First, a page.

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Planemakers Boeing Co. and Airbus SE are in talks with the new owners of Air India Ltd, Tata Group, about an order for a raft of new planes, part of a plan to rejuvenate the ailing carrier and its aging fleet, suggests reports.

Air India was handed back to its founders, the Tata group, in January, almost seven decades after it was nationalized, capping years of struggle by the government to sell the struggling airline.

Tata Sons Pvt has begun talks with the planemakers and lessors for jets including Airbus A350-900s and Boeing 787-9 Dreamliners, reported Bloomberg. The talks are at a preliminary stage, with Tata Sons assessing the right fleet mix and no decisions taken yet on aircraft type or order size, the report added. 

The carrier is in discussions for new Airbus or Boeing narrow-body jets that form the mainstay of Air India’s domestic and short-haul operations, as well as wide-body aircraft capable of flying as far as the US. While the airline has lucrative landing slots, the group faces an uphill task to upgrade Air India's aging fleet and turn around its financials and service levels.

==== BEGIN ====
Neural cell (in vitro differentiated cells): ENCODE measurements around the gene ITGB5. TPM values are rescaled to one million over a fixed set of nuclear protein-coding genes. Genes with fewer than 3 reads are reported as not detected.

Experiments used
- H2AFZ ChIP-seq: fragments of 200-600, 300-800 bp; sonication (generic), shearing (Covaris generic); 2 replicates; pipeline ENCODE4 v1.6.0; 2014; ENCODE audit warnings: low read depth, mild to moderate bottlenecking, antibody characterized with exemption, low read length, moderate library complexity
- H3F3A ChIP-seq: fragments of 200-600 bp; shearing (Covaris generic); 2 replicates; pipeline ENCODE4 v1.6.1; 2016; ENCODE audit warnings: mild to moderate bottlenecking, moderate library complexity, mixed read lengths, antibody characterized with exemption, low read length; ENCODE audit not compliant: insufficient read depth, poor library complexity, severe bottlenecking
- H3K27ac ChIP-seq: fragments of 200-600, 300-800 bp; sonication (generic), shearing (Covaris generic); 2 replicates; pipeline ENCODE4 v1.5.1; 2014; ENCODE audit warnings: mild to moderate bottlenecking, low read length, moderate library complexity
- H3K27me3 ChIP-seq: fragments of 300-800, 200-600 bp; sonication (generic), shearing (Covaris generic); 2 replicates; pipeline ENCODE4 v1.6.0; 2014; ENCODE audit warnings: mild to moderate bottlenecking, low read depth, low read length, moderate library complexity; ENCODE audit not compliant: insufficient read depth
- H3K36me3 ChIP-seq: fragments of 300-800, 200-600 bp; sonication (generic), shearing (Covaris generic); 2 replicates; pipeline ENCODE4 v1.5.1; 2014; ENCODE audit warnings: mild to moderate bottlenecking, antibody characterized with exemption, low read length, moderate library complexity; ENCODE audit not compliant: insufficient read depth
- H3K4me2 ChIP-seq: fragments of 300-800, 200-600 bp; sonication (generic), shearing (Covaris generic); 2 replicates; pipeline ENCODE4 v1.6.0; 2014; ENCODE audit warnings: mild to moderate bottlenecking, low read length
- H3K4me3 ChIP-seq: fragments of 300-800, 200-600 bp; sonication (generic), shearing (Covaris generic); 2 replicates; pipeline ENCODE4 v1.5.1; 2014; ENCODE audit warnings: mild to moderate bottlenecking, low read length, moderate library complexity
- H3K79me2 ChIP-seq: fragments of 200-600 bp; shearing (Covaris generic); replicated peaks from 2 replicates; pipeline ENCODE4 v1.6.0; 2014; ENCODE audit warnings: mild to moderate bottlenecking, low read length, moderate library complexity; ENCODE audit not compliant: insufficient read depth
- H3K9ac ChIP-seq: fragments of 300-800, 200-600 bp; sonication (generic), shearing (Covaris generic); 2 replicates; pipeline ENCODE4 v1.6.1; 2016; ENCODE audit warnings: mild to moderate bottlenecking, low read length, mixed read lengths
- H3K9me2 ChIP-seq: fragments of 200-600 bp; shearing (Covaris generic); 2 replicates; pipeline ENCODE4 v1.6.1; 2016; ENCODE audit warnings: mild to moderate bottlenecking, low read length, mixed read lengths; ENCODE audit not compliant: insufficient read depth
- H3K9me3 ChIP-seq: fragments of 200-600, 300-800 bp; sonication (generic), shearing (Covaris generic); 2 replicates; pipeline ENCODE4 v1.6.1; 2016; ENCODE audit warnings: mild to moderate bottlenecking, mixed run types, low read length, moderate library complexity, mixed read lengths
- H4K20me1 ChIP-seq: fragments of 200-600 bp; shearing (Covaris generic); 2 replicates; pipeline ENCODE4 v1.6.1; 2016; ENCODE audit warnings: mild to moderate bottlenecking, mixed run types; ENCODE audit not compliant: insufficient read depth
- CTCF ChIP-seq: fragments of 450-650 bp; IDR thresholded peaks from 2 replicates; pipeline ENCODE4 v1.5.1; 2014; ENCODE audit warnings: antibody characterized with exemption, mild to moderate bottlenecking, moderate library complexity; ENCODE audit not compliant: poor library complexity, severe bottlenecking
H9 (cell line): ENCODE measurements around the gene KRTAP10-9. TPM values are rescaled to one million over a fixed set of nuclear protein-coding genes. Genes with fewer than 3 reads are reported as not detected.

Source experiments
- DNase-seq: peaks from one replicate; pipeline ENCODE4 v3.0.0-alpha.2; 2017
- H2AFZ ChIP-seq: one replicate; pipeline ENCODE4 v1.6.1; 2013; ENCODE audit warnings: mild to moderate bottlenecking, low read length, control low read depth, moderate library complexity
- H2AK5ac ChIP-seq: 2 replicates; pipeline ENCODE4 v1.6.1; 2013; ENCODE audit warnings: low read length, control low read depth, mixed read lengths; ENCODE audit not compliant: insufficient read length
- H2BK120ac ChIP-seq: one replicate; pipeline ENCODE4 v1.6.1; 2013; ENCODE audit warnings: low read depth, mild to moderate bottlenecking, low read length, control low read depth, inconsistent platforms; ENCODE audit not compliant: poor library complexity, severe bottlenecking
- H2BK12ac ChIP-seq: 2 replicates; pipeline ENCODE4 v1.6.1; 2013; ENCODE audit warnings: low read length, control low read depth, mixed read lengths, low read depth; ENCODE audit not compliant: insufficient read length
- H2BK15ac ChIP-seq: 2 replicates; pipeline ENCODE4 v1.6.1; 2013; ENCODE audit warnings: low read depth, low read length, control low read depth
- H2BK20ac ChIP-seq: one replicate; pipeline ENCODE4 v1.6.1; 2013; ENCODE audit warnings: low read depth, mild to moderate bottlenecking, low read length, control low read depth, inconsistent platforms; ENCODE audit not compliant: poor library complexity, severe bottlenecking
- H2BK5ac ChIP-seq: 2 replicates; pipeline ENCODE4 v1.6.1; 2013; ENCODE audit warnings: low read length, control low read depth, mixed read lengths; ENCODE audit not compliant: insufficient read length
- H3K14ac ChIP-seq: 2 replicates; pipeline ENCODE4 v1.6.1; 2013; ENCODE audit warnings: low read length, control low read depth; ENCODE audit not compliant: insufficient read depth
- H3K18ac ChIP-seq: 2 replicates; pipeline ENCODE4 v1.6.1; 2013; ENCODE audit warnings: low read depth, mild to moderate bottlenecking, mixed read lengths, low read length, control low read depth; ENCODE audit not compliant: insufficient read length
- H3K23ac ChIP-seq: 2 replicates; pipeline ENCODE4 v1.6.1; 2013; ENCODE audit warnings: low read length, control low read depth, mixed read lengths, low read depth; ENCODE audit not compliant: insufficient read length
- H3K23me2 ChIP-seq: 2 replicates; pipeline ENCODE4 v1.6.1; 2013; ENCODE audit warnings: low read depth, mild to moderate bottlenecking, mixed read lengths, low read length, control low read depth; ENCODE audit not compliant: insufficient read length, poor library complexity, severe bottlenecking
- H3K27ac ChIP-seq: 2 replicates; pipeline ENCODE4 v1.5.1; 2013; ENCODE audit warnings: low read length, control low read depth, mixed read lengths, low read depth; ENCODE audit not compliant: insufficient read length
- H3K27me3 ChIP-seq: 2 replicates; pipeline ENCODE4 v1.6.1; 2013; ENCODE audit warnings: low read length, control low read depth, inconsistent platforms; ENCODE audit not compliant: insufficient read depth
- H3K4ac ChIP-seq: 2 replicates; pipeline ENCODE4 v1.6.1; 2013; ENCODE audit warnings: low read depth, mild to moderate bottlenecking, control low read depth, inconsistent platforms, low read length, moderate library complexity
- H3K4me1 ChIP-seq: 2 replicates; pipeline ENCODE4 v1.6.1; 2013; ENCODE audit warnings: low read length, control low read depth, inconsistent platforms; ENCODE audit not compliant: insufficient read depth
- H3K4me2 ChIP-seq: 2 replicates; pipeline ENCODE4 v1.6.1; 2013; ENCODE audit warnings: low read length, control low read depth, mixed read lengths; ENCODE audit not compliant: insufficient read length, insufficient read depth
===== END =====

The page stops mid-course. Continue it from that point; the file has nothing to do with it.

The carrier currently has 153 planes in its fleet, according to its website. That includes 49 wide-body aircraft manufactured by Boeing and Airbus, including jets from the best-selling 737 and 320 families, making it a complicated mix considering each aircraft type requires separate skill sets of pilots and crew.

“In terms of fleet, we know we have work to do," Natarajan Chandrasekaran, chairman of the Tata Group, told Air India employees earlier this month at an internal company briefing, according to a video reviewed by Bloomberg News. “We will address it with utmost urgency. We’ll upgrade our fleet, we’ll bring modernity in our fleet, we’ll bring a new fleet."

A deal for 50 brand new 787-9 jets could be valued at $14.6 billion at sticker prices, although discounts are common in such large transactions. Air India, one of the world’s first buyers of the Boeing Dreamliner, operates the oldest versions of the fuel-efficient workhorse, although several of them remain grounded due to a lack of parts. 

 

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